On Second Thought
GZA - Liquid Swords






for better or worse, we here at Stylus, in all of our autocratic consumer-crit greed, are slaves to timeliness. A record over six months old is often discarded, deemed too old for publication, a relic in the internet age. That's why each week at Stylus, one writer takes a look at an album with the benefit of time. Whether it has been unjustly ignored, unfairly lauded, or misunderstood in some fundamental way, we aim with On Second Thought to provide a fresh look at albums that need it.

One Jerome David Salinger, in response to his audience’s queries regarding what had already become an extremely slow-to-come future work, hypothesized that he would keep on writing stories about his pet project, the Glass family, provided that plot and convention did not “disappear entirely” within his excessive prose idiosyncracies. Unfortunately, the erratic “Seymour: An Introduction” and even stranger, as-yet-unpublished-between-hard-covers “Hapsworth 16, 1924” showed the author doing just that. (The latter, an unbelievably lengthy and barely readable letter from a bubbling-over-with-precocity eight-year old to his parents at summer camp, seemed to hint that Salinger had long abandoned plausibility as a necessary factor in the writing of fiction, or wildly—dementia could be the culprit here—overestimated his readers’ ability to suspend disbelief.) We think that Salinger, as stated, has continued to create work of this bizarre nature, yet refuses (perhaps with good reason) to publish it. Here the analogy with, say, Kevin Shields presents itself, though I’d much rather hope that Shields is just a perfectionist, if to an obsessive and damaging degree, than this sort of lunatic. A second analogy, then, is in order: the Wu-Tang Clan. Opaque slang? Check. Eccentricities in spades? Check. Lengthy absences from the industry? Well...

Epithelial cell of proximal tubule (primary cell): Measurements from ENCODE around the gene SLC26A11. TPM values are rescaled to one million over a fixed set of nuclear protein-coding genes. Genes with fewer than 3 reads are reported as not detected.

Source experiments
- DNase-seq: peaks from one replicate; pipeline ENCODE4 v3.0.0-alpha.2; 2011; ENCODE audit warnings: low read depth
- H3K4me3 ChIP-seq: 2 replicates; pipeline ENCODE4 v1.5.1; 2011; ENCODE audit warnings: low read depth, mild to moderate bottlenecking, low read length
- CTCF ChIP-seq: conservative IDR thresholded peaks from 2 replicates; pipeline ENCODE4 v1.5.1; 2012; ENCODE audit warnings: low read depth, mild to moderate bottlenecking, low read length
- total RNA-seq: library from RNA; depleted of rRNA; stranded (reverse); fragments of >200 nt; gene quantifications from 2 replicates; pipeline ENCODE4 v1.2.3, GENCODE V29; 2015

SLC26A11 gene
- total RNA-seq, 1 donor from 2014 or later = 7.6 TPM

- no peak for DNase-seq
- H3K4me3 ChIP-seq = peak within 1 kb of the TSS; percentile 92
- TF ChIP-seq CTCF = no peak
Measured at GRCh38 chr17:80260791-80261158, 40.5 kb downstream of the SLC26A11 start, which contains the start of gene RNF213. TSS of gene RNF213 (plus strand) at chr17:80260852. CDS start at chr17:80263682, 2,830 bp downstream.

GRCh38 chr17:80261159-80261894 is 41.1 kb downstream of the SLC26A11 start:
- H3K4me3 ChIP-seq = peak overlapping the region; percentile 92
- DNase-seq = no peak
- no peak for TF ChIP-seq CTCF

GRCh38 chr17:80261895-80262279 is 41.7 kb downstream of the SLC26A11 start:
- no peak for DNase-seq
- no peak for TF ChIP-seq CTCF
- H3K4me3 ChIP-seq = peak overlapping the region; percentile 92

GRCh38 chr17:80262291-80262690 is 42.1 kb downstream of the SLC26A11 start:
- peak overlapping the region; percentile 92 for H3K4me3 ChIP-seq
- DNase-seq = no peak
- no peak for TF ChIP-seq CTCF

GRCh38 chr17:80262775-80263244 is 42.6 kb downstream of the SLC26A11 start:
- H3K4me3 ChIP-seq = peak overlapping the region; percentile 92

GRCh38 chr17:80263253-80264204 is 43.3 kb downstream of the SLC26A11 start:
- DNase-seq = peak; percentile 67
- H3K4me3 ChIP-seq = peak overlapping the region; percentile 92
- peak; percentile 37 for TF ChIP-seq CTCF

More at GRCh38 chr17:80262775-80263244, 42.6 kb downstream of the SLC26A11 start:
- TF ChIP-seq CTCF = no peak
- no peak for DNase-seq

Well, the Wu have released all their missteps, is the thing. Even diehards began to see chinks appear in the solo-album-spawning juggernaut by the release of 1997’s Wu-Tang Forever, which some of us may have now forgotten began with a hilariously overlong burst of Five Percenter doctrine by Poppa Wu, contained an awful ersatz slow-jam in “Black Shampoo” and a lot of sloppy, subpar production by RZA’s soundalike, 4th Disciple. Even RZA himself sounded a bit weary denouncing “shark niggas” (a.k.a. biters) on the second disc’s introductory rant, and by the time, a few anemic solo discs and spin-offs later, his Bobby Digital alter-ego appeared amid talk of what seemed to be a hopelessly muddled movie—I’m really pretty sad that this never materialized—many had begun to write him off. Of course, for all this, there have been great singles and albums, among them Ghost Dog’s soundtrack, Supreme Clientele, and selected tracks from The W (by this time, though, I’m thinking that of its scattershot aspect as a very different kind of genius; I recall The Onion A.V. Club saying it seemed “infected” by the same delirium possessed by Nigga Please).